The chart above shows the minute-by-minute movement of mortgage-backed securities. MBS Feethe line above is inverted, so the higher the rate, the higher and vice versa).
In short, this week’s research window has dropped to the absolute bottom of this week’s interest rate range (the bottom lasted only a few hours). Additionally, it was measured against the absolute high of last week’s range, thus allowing for the largest weekly drop that could have been caught.
None of the above is bad per se. If interest rates hadn’t moved much since Tuesday morning, 4.99% would be close enough to reality, especially after accounting for the additional upfront costs (or ‘points’) included in the study. But as we know, both the chart above and the initial reaction of the economic data caused interest rates to rise significantly by Friday.
Price conclusion: Interest rates dropped significantly earlier this week, but quickly returned to levels in line with last week’s highs. By the way, while Freddie intended to take a break due to the solid performance of the bond market on Thursday, Friday’s employment report wiped out that improvement entirely (hence the ‘W’ pattern in the daily interest rates below). )
Forever Disclaimer Regarding Rate Index: There are always multiple factors that influence individual pricing estimates. Widespread metrics, such as Freddy’s weekly mortgage rate survey and the “actual daily average” above, are drawn from best-case scenarios and, in some cases, have a fixed initial cost (“points”). It is implied.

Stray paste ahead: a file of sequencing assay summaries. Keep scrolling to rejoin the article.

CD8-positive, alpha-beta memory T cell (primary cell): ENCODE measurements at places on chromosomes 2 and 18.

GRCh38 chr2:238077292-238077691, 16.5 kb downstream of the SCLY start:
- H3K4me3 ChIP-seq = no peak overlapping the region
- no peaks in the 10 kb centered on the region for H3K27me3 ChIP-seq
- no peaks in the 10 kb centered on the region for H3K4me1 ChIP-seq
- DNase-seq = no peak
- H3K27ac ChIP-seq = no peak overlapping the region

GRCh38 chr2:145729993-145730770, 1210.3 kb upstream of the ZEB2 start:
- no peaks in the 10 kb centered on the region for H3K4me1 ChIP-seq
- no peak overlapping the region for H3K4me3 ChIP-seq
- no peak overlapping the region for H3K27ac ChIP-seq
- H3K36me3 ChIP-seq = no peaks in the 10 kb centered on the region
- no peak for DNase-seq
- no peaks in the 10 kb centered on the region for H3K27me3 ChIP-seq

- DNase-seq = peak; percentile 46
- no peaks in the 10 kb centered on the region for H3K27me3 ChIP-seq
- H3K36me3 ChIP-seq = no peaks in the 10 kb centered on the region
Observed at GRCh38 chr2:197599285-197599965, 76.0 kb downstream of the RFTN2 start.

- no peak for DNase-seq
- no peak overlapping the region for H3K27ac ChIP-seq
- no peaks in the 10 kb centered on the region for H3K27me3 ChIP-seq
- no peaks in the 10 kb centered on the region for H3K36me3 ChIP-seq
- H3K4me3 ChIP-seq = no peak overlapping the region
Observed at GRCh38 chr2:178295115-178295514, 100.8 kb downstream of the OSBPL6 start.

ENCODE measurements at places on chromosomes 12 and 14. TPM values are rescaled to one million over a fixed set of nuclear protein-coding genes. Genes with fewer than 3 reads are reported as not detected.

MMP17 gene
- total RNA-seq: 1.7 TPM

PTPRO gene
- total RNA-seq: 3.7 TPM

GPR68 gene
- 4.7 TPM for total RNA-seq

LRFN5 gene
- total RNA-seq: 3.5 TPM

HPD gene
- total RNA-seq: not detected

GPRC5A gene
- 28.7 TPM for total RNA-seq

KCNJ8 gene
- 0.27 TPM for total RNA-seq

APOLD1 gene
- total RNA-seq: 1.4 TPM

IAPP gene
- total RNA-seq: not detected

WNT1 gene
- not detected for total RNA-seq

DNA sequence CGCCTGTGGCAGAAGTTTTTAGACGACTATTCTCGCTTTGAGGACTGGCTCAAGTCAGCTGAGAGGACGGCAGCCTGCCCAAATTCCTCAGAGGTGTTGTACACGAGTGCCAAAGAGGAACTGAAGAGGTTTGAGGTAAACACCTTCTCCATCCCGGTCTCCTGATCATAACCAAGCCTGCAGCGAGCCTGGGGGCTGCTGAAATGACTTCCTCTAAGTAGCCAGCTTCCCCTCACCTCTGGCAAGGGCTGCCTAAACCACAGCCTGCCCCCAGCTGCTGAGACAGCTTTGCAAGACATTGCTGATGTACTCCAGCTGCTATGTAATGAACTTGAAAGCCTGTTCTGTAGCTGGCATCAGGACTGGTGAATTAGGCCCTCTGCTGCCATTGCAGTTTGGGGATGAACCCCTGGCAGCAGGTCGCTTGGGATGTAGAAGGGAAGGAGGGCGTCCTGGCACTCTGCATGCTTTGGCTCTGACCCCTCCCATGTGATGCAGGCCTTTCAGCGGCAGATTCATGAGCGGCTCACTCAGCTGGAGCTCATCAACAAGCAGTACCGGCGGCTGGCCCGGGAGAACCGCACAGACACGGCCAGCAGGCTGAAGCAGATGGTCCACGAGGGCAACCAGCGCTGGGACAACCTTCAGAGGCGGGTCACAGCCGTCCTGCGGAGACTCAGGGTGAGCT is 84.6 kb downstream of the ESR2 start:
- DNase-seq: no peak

ADDITIONAL DISCLAIMER FOR POINTS: “Point” is a term that represents one percentage point of the loan balance that is prepaid to obtain a lower interest rate. This additional cost is not always exactly 1 point. It can be more or less. But the point about these points at this point in the history of mortgage rates is that they pack a much bigger punch than they normally would.
mortgage interest rate It’s declining at a record pace” data-contentid=”62e4416fe3232a3b3c136454″ data-linktype=”newsletter” rel=”noopener”>We talked about why last week, and the bottom line is that mortgages and mortgages It is that there is not much difference between the 4.99% and 5.5%+ rates as history suggests. In the past these two rates were usually at least two points apart. Now most of the time , which is less than 1. This not only increases daily volatility – it requires daily rate tracking, but this is because some lenders advertise in points and others do not. It also means that the estimates of are more diverse.
Coming next week: If the strong jobs numbers make headlines this week, understand that employment data is not as relevant as the Consumer Price Index (CPI) as far as bond and interest rate expectations over the past two months are concerned. Need proof?
The chart above is a little more complicated, but the goal is to show the power of the CPI to move both short- and long-term interest rate expectations more readily than employment data. Do you want evidence that interest rates, such as the 10-year Treasury yield, are moving in line with the Fed’s long-term rate hike expectations? showing peaks and valleys):
Just say “CPI matters”. Next Wednesday (August 10) will bring him one of two instances of his CPI data that the Fed will consider before deciding on a rate hike path at its September meeting. Other economic indicators will come out, but none with controversial potential, for better or worse.